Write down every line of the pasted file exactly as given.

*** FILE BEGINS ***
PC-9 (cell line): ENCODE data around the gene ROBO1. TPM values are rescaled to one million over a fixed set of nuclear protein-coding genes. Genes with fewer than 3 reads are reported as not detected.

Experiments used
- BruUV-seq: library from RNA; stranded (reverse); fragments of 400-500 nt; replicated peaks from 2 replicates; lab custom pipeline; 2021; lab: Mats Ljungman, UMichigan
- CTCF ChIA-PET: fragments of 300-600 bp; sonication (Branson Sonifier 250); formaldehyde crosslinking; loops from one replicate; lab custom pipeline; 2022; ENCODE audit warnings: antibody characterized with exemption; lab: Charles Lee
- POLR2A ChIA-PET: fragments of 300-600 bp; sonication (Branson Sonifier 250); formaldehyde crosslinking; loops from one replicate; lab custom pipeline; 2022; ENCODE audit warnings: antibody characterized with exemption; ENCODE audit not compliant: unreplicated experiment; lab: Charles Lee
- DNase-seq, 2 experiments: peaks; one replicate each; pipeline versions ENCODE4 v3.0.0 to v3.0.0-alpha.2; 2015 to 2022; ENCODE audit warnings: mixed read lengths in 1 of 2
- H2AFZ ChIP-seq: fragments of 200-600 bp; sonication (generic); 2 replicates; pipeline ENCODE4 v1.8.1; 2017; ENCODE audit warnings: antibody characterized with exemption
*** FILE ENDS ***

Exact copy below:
PC-9 (cell line): ENCODE data around the gene ROBO1. TPM values are rescaled to one million over a fixed set of nuclear protein-coding genes. Genes with fewer than 3 reads are reported as not detected.

Experiments used
- BruUV-seq: library from RNA; stranded (reverse); fragments of 400-500 nt; replicated peaks from 2 replicates; lab custom pipeline; 2021; lab: Mats Ljungman, UMichigan
- CTCF ChIA-PET: fragments of 300-600 bp; sonication (Branson Sonifier 250); formaldehyde crosslinking; loops from one replicate; lab custom pipeline; 2022; ENCODE audit warnings: antibody characterized with exemption; lab: Charles Lee
- POLR2A ChIA-PET: fragments of 300-600 bp; sonication (Branson Sonifier 250); formaldehyde crosslinking; loops from one replicate; lab custom pipeline; 2022; ENCODE audit warnings: antibody characterized with exemption; ENCODE audit not compliant: unreplicated experiment; lab: Charles Lee
- DNase-seq, 2 experiments: peaks; one replicate each; pipeline versions ENCODE4 v3.0.0 to v3.0.0-alpha.2; 2015 to 2022; ENCODE audit warnings: mixed read lengths in 1 of 2
- H2AFZ ChIP-seq: fragments of 200-600 bp; sonication (generic); 2 replicates; pipeline ENCODE4 v1.8.1; 2017; ENCODE audit warnings: antibody characterized with exemption